Tottenham Hotspur have been criticised for anti-Semitic chants at White Hart Lane in a statement issued by the Society of Black Lawyers which sets out their 10-point plan to tackle racism in football. The society made a complaint to the police after the allegations of racism were made by Chelsea players against the referee, Mark Clattenburg, two weeks ago following their defeat by Manchester United at Stamford Bridge. It was the Chairman of the Society, Peter Herbert, who reported the matter obliging the police to start an investigation into the allegations.
The Society are trying to set up a Black Players’ Association in football as a breakaway from the Professional Footballers’ Association which many black players feel has not acted strongly enough on their behalf to tackle racism in the sport. Many are dissatisfied also with the punishments which were handed out by the football authorities in the recent high profile cases involving John Terry and Luis Suarez.
In the statement issued on 7th November, Herbert was also critical of the anti-Semitic chants at White Hart Lane and accuses the Football Association and Tottenham of not taking action to address the issue. He claims to have had discussions with members of the Jewish community and has threatened to make a complaint to the police if steps are not taken by the club and authorities by 20th November.
Tottenham supporters refer to themselves as ‘Yid” and the ‘Yid-Army’ as an acknowledgement of the club’s Jewish connections and as a way of deflecting anti-Semitic abuse aimed at them by visiting supporters. The fans will chant it from the stands and the term is also seen on some supporters’ flags and banners. Sections of the Chelsea, West Ham United and Everton fans are regularly involved in hissing to simulate the noise of gas chambers during matches against Tottenham.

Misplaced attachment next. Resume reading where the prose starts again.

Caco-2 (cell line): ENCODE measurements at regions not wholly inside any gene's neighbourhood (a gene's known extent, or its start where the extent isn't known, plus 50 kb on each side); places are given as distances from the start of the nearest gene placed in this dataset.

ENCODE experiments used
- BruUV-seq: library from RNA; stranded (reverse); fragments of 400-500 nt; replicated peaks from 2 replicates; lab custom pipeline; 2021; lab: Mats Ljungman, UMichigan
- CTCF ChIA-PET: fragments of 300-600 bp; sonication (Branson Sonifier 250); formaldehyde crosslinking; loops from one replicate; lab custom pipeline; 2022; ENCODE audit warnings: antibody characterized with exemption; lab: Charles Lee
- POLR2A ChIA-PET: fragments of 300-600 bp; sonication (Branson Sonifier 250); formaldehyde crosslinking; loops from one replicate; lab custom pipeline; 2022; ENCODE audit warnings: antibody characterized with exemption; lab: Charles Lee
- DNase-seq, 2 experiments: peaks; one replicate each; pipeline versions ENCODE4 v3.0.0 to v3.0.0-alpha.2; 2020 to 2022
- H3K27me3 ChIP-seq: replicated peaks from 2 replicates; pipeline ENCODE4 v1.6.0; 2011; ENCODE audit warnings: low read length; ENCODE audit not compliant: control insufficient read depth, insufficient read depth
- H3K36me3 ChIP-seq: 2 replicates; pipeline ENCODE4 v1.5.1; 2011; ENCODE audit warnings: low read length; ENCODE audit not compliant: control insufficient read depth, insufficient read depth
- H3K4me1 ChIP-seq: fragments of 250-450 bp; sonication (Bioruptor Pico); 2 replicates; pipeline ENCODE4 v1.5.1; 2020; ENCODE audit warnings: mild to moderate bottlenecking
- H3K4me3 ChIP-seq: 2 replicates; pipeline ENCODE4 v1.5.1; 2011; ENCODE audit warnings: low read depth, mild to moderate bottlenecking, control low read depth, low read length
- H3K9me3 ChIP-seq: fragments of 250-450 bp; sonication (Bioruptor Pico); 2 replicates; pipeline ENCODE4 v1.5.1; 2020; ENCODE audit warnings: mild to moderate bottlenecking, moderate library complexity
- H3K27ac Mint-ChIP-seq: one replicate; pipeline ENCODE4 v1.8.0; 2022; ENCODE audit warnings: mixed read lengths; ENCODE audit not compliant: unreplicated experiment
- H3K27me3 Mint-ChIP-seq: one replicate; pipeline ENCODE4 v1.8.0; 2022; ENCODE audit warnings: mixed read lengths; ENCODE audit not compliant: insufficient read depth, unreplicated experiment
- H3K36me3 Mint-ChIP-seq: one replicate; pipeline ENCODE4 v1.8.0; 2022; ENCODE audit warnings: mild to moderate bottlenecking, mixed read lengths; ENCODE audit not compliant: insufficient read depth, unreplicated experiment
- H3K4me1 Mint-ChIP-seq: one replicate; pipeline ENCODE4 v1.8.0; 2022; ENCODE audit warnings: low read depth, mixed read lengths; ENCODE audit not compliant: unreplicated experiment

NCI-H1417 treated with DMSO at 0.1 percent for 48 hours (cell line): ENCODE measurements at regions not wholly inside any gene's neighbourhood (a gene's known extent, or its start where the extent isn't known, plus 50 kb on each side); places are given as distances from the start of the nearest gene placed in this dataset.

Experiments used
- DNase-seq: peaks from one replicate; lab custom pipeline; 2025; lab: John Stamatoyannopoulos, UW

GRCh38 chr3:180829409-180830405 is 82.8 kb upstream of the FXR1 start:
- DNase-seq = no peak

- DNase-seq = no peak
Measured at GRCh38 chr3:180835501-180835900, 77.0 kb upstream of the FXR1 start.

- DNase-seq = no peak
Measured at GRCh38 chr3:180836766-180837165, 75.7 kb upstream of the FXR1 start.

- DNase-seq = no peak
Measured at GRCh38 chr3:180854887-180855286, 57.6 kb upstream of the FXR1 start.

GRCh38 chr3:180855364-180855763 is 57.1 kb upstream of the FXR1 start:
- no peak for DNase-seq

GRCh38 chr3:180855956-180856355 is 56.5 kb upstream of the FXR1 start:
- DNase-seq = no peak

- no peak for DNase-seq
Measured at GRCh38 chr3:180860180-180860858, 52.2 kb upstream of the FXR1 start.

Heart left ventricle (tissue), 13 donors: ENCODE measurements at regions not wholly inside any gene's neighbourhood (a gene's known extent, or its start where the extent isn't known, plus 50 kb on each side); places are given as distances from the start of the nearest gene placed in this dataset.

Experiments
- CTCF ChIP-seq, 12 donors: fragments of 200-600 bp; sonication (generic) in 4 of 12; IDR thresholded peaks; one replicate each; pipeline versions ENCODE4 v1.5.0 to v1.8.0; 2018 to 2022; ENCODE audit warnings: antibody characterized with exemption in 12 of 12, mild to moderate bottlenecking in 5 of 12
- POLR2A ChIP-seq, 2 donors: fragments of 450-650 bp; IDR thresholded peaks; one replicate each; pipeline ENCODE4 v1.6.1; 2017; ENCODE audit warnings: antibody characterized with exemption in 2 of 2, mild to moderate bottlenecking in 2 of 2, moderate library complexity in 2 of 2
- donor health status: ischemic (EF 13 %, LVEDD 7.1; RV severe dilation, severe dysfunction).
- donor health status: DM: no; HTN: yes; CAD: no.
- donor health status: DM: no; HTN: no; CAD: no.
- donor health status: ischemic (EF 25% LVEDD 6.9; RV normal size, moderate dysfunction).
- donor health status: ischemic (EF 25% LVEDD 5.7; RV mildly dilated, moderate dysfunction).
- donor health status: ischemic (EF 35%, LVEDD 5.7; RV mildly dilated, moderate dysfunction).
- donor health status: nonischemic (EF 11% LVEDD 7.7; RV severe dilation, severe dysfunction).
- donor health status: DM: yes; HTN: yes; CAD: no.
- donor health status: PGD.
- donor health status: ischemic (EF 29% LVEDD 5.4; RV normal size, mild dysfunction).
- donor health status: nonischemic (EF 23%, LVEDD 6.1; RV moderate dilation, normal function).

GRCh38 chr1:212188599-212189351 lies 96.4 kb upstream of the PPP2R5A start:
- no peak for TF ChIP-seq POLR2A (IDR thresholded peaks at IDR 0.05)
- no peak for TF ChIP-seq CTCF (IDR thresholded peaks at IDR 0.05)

Tottenham Hotspur issued a statement in response to the claims,
“The club does not tolerate any form of racist or abusive chanting. Our guiding principle in respect of the ‘Y-word’ is based on the point of law itself – the distinguishing factor is the intent with which it is used i.e. if it is used with the deliberate intention to cause offence.”
Herbert, however, is critical of Tottenham’s attempts to justify the supporters’ actions saying they were ‘insulting people’s intelligence’ and ‘wouldn’t make sense to a six-year-old’. He says that his group will have monitors present at matches and if action is not taken against it, they will issue a formal complaint to the police.
Herbert does not say if he intends to take action against the supporters of clubs who aim anti-Semitic abuse at the Tottenham fans.
This season Tottenham players have been the subject of racist abuse in two separate incidents. Last month, Lazio were fined by UEFA for racist chanting by their supporters directed at Aaron Lennon, Jermain Defoe and Andros Townsend during the Europa League match at White Hart Lane in September. The Tottenham player, Danny Rose, on loan with Sunderland, was subjected to racial abuse when with the England Undeer-21 team in Serbia last month.
Piara Powar, the Executive Director of the Football Against Racism in Europe organisation, has criticised Herbert for being naive and questioned whether he properly understands football. Herbert was not present at Stamford Bridge when the alleged incidences of racist abuse occurred but read about it in the newspapers prompting him to make his complaint. He is now threatening to act in a similar way against Tottenham over the supporters’ chants.
Tottenham are a football club who have worked very hard to eliminate any form of abusive chants or intolerance by their supporters. They had a major issue after Sol Campbell left the club when his appearance in matches against Tottenham for both Arsenal and Portsmouth brought abuse from some sections of the crowd. Some supporters were charged following abuse directed at Campbell at a match at Portsmouth in 2008. With Campbell’s retirement from football this problem has passed and Tottenham as a club and their supporters on the whole are very tolerant and supporting towards other fans and officials. The first test of this issue will be against NK Maribor in this evening’s Europa League match at White Hart Lane.